Oral argument was heard on December 15, 2008. Decision was reserved.

II. BACKGROUND

Mr. Milliman was hired as a "product picker" for Primesource Building Products, Inc. (hereinafter "Primesource") in late January 2004. His employment duties primarily consisted of retrieving various construction products from warehouse shelves after reviewing customers' order forms. Many of Primesource's warehouse shelves are stacked several feet in the air, requiring product pickers such as Mr. Milliman to be lifted high above the ground by way of a forklift-like machine commonly referred to as an "orderpicker." On March 15, 2004, Mr. Milliman fell a distance through the air from an orderpicker sold by defendant, thereby suffering severe and permanent physical injuries to his feet. In the moments before he fell, Mr. Milliman lost his balance while attempting to place a fifty-pound box of screws on the pallet of the orderpicker. Both parties agree that the orderpicker was delivered with a yellow warning label instructing product pickers to use a safety harness when operating the machine at elevation. At the time of his fall, Mr. Milliman was not wearing a safety harness, no safety tether or harness was attached to the orderpicker, and the yellow warning label was no longer affixed to the machine.

Subsequent to the removal of plaintiffs' lawsuit into federal court, defendant moved to strike the report of plaintiffs' expert witness, Dr. Ali Engin, for failure to comply with Federal Rule of Civil Procedure 26, and alternatively, to preclude Dr. Engin from testifying at trial under Federal Rule of Evidence 702 and Daubert. In response to the Rule 26 challenge, plaintiffs provided defendant with Dr. Engin's expert disclosure documents. Following oral argument on July 11, 2008, defendant's motion was adjourned sine die to allow defendant to depose Dr. Engin before either renewing or withdrawing its motion.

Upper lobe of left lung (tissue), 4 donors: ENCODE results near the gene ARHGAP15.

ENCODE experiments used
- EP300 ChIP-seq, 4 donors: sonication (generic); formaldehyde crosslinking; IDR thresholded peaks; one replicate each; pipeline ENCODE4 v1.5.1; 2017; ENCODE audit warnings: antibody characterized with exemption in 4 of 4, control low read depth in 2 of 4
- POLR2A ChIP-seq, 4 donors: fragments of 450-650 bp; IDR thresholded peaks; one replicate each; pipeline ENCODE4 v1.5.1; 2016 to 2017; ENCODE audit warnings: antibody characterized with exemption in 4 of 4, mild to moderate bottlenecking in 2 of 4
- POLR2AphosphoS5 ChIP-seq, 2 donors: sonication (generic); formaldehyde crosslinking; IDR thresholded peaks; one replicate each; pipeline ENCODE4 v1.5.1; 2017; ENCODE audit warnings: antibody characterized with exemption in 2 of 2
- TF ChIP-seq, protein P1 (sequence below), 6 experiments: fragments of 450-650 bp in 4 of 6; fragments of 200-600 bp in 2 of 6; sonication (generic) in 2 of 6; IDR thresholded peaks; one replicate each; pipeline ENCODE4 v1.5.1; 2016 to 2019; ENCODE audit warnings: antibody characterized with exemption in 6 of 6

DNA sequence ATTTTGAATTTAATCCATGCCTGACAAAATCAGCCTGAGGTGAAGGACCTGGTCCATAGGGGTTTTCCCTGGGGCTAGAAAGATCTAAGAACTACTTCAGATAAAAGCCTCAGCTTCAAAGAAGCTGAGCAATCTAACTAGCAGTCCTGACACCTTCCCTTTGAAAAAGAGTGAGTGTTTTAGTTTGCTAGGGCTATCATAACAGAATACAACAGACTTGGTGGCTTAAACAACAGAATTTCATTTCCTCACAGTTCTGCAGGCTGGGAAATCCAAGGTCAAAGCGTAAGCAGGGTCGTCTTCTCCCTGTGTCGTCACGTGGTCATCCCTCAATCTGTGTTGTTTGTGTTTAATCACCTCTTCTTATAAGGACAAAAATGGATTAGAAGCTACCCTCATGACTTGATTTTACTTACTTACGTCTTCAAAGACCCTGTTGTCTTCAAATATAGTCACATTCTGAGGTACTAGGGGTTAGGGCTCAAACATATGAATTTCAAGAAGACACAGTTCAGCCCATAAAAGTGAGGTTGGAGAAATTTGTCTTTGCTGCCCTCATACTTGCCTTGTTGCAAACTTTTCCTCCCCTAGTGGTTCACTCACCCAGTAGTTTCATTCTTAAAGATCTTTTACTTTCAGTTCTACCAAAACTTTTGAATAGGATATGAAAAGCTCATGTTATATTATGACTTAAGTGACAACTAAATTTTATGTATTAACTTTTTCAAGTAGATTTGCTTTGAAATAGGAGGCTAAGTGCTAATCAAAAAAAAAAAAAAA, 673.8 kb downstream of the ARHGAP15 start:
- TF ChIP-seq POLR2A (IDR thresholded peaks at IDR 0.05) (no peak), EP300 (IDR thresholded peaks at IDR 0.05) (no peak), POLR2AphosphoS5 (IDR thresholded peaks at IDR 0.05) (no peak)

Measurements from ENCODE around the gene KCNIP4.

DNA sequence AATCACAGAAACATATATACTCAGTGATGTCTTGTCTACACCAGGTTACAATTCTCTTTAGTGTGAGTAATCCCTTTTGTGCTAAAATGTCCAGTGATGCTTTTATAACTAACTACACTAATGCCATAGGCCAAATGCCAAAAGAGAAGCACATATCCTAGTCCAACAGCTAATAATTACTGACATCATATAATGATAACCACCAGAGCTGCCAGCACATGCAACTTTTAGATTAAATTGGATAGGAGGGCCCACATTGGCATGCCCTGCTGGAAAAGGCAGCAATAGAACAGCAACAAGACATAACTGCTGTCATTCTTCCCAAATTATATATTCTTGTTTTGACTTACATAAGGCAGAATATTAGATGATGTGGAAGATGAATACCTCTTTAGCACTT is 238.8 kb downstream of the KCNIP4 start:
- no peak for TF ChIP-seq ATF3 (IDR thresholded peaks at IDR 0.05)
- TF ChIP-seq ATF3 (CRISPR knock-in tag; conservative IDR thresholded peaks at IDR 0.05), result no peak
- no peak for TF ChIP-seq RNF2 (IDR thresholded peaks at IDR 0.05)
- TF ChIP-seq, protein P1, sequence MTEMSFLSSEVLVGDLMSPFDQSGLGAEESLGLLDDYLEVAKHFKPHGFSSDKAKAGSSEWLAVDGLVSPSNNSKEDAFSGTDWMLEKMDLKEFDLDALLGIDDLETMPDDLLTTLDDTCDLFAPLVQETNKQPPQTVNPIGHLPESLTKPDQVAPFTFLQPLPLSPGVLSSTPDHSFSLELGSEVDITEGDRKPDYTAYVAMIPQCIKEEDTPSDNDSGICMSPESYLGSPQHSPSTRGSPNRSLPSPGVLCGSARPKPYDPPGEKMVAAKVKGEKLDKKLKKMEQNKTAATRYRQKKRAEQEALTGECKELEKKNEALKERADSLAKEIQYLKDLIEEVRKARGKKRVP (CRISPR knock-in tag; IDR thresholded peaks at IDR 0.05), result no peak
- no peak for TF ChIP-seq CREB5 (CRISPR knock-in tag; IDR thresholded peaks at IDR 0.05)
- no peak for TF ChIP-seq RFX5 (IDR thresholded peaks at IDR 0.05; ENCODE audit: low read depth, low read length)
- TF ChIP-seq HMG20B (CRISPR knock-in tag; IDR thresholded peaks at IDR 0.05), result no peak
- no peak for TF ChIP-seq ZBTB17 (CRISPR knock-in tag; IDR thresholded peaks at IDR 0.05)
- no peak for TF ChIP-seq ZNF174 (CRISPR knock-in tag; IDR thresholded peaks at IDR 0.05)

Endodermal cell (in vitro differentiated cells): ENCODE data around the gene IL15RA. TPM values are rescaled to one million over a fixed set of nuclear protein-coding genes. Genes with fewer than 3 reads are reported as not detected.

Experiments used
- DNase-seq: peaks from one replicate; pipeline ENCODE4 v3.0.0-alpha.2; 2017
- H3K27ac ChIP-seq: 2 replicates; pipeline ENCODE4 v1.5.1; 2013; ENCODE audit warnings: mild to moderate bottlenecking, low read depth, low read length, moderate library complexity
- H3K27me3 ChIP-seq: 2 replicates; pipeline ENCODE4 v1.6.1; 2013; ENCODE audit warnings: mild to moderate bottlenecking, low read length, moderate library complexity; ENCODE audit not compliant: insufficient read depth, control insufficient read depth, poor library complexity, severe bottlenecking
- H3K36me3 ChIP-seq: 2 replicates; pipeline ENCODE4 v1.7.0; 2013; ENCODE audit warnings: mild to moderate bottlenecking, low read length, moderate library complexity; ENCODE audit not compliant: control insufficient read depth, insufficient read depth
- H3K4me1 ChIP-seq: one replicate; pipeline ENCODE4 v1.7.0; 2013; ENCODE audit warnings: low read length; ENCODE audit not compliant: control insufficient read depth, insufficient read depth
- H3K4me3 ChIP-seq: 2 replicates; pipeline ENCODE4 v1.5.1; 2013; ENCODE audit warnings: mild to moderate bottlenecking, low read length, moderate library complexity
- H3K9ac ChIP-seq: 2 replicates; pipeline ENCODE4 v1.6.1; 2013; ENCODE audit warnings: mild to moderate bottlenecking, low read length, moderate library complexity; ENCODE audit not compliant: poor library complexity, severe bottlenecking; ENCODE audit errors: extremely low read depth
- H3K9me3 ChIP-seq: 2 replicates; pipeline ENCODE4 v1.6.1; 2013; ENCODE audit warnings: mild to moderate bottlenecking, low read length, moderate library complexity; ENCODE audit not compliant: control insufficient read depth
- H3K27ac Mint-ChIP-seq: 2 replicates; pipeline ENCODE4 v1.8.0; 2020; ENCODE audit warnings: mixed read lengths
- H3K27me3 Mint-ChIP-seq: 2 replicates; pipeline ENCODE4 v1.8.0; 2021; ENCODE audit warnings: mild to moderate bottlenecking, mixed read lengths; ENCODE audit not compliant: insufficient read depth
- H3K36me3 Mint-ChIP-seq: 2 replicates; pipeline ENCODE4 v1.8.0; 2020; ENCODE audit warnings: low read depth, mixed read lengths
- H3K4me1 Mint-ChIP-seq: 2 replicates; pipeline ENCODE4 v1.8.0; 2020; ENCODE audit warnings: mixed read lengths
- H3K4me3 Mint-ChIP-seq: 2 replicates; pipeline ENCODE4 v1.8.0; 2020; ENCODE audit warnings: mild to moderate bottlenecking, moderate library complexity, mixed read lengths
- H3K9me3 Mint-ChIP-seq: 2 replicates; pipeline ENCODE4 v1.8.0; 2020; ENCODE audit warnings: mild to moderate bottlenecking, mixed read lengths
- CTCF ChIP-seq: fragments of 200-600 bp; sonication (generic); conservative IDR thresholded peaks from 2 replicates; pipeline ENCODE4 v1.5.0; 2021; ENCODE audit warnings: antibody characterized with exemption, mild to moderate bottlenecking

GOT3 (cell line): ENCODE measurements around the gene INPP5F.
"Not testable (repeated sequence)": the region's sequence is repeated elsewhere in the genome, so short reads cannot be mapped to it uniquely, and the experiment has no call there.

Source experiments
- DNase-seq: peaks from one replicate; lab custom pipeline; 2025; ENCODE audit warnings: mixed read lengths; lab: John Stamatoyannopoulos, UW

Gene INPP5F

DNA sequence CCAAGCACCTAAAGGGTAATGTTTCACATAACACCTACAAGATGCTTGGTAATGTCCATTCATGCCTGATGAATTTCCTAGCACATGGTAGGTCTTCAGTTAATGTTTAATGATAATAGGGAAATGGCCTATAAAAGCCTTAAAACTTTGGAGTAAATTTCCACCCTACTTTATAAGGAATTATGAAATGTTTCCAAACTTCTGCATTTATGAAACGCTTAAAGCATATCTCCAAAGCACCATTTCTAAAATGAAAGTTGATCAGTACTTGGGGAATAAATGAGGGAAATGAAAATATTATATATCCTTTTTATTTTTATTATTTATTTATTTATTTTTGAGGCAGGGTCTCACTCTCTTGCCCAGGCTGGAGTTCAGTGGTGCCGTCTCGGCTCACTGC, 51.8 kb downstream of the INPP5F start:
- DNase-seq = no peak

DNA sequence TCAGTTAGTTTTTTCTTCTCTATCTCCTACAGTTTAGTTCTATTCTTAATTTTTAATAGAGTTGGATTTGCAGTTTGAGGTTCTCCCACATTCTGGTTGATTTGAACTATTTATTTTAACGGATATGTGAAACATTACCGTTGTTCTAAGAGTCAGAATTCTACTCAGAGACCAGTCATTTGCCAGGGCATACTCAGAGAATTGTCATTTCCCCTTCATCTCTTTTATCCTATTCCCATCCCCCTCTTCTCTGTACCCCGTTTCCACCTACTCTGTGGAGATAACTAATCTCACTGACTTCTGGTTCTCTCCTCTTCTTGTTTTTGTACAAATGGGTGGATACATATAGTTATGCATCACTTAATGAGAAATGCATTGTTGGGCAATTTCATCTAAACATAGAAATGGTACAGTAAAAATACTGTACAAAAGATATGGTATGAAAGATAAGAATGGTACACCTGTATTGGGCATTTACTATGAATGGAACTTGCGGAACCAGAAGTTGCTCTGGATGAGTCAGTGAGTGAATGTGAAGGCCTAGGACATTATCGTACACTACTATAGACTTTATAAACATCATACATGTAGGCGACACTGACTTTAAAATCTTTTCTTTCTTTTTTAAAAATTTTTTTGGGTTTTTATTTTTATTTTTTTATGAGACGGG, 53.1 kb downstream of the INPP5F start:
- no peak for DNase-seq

Dr. Engin was deposed on August 21, 2008, whereupon he discussed the basis for his opinions and his experience as a mechanical engineer. See Engin Dep., Exs. 3A-3C to Def's. Mot. to Strike Pls.' Expert Designation, Dkt. Nos. 34-6, 34-7, 34-8. A summary of his opinions are as follows:

(1) instead of a safety tether that could be attached at the election of the operator, the orderpicker should have been designed with a safety tether permanently attached to the overhead platform of the machine;

(2) the safety harness used with the orderpicker should have been an integral part of the safety tether, i.e., the harness should have been permanently attached to the tether;

(3) defendant did not design an orderpicker with a fully retractable safety tether;

(4) there should have been a large, concise, standing alone warning sign on a metallic surface instructing users that the safety tether and harness should be used at all times during operation;

(5) the orderpicker should have been designed with an interlock device preventing operation without use of the safety tether and harness;

(6) as either an alternative or supplement to a permanently attached safety tether and harness restraint system, the orderpicker could have been designed with guardrails around the perimeter of the operator platform which would have prevented Mr. Milliman's fall; and

(7) because of the distance Mr. Milliman fell, he suffered injuries to parts of his body other than where he impacted the ground.

Supplemental Engin Report, Ex. 2 to Def's. Mot. to Strike Pls.' Expert Designation, Dkt. No. 34-5, 2-6; see also Engin Report, Ex. 1 to Def's. Mot. to Strike Pls.' Expert Designation, Dkt. No. 34-4, 3-4. Dr. Engin further opines that "incorporation of the above-referenced changes would not have been cost prohibitive, would have resulted in minimal additional cost per machine, and consists of revisions that were readily available, known, in existence and/or state of the art at the time the subject was ...